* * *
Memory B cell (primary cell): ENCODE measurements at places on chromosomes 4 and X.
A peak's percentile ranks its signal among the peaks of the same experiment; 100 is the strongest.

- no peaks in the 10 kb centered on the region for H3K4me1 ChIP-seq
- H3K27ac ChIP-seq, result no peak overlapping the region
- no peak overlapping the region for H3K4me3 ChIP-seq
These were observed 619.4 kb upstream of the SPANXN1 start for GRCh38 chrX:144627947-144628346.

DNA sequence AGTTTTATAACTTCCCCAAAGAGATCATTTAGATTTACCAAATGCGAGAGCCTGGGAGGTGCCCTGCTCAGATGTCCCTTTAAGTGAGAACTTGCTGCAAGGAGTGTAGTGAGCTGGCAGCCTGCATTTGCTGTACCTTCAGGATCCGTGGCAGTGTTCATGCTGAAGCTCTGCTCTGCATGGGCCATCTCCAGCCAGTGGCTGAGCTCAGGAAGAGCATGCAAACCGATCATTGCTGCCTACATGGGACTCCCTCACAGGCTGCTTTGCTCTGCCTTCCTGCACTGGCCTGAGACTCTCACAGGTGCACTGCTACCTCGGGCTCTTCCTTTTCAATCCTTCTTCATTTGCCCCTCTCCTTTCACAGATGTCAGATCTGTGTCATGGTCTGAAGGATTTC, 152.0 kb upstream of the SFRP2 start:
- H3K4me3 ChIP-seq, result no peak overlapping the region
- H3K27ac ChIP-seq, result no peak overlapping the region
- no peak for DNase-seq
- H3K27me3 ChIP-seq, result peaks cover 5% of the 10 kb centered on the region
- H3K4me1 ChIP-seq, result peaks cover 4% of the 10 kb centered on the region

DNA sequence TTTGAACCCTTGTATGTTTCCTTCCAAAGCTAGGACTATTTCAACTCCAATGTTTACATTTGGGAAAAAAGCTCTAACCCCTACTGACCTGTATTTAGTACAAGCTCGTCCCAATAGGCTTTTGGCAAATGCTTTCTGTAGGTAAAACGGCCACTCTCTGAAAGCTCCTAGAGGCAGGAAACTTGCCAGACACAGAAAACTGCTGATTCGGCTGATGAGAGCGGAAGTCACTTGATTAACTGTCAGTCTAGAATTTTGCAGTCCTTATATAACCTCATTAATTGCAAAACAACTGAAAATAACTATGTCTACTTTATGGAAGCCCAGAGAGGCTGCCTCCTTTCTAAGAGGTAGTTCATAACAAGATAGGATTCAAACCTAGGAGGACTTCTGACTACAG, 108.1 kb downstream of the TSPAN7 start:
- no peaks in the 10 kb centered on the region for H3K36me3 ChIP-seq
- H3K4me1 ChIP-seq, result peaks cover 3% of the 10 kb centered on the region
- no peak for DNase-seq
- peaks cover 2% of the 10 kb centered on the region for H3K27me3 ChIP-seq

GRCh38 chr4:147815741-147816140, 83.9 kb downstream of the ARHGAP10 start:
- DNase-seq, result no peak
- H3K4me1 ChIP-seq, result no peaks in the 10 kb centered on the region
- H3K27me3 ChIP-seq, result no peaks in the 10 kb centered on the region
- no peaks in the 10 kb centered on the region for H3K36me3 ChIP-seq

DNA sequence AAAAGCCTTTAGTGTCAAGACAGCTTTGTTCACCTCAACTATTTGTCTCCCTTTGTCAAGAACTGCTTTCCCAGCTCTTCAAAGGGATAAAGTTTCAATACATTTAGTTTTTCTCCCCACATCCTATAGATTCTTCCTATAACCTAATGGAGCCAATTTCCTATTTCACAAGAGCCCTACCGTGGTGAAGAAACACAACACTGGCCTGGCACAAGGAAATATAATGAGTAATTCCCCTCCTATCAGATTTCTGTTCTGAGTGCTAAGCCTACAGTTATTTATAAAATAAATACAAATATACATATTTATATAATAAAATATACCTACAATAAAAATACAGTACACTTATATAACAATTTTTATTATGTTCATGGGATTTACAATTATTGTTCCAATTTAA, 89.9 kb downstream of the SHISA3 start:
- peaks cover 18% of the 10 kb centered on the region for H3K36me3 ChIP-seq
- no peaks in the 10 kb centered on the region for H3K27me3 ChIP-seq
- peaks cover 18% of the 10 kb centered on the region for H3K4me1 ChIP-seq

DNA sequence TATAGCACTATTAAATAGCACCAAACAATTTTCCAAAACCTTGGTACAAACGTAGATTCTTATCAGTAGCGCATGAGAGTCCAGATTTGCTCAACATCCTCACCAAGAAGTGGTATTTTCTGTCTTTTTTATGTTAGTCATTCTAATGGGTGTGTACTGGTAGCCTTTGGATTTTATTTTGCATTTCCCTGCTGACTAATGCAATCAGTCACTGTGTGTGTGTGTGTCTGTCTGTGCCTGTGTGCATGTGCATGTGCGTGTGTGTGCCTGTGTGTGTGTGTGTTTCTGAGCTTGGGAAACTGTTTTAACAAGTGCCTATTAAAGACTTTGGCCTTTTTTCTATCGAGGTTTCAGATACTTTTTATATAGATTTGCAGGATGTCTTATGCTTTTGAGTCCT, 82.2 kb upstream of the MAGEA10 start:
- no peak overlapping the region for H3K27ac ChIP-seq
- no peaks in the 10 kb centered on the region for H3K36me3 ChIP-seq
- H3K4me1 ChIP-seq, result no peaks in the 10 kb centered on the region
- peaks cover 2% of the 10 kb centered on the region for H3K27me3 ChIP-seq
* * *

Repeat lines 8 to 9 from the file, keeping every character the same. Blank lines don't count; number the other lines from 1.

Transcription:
- H3K4me3 ChIP-seq, result no peak overlapping the region
- H3K27ac ChIP-seq, result no peak overlapping the region